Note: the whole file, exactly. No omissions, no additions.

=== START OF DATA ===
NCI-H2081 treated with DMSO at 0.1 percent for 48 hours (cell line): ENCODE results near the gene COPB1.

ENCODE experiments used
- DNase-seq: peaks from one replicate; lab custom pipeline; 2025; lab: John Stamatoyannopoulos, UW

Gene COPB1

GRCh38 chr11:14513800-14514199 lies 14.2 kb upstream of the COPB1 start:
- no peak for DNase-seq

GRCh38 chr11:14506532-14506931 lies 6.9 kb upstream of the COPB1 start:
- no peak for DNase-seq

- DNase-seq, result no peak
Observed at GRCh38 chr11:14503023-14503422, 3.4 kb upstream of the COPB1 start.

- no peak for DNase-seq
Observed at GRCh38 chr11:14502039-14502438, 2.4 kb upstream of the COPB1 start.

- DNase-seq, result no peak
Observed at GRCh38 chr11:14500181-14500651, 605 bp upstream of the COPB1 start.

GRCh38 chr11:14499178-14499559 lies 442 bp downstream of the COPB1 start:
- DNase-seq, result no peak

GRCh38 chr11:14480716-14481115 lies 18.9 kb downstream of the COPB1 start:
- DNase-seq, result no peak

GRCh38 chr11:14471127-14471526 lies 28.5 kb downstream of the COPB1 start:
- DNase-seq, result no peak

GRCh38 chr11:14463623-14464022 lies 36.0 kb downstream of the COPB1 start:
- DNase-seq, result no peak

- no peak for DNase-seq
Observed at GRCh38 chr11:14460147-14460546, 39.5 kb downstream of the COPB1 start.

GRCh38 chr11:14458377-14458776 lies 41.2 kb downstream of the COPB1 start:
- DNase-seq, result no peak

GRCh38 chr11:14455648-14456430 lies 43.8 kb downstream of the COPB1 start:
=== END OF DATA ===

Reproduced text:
NCI-H2081 treated with DMSO at 0.1 percent for 48 hours (cell line): ENCODE results near the gene COPB1.

ENCODE experiments used
- DNase-seq: peaks from one replicate; lab custom pipeline; 2025; lab: John Stamatoyannopoulos, UW

Gene COPB1

GRCh38 chr11:14513800-14514199 lies 14.2 kb upstream of the COPB1 start:
- no peak for DNase-seq

GRCh38 chr11:14506532-14506931 lies 6.9 kb upstream of the COPB1 start:
- no peak for DNase-seq

- DNase-seq, result no peak
Observed at GRCh38 chr11:14503023-14503422, 3.4 kb upstream of the COPB1 start.

- no peak for DNase-seq
Observed at GRCh38 chr11:14502039-14502438, 2.4 kb upstream of the COPB1 start.

- DNase-seq, result no peak
Observed at GRCh38 chr11:14500181-14500651, 605 bp upstream of the COPB1 start.

GRCh38 chr11:14499178-14499559 lies 442 bp downstream of the COPB1 start:
- DNase-seq, result no peak

GRCh38 chr11:14480716-14481115 lies 18.9 kb downstream of the COPB1 start:
- DNase-seq, result no peak

GRCh38 chr11:14471127-14471526 lies 28.5 kb downstream of the COPB1 start:
- DNase-seq, result no peak

GRCh38 chr11:14463623-14464022 lies 36.0 kb downstream of the COPB1 start:
- DNase-seq, result no peak

- no peak for DNase-seq
Observed at GRCh38 chr11:14460147-14460546, 39.5 kb downstream of the COPB1 start.

GRCh38 chr11:14458377-14458776 lies 41.2 kb downstream of the COPB1 start:
- DNase-seq, result no peak

GRCh38 chr11:14455648-14456430 lies 43.8 kb downstream of the COPB1 start: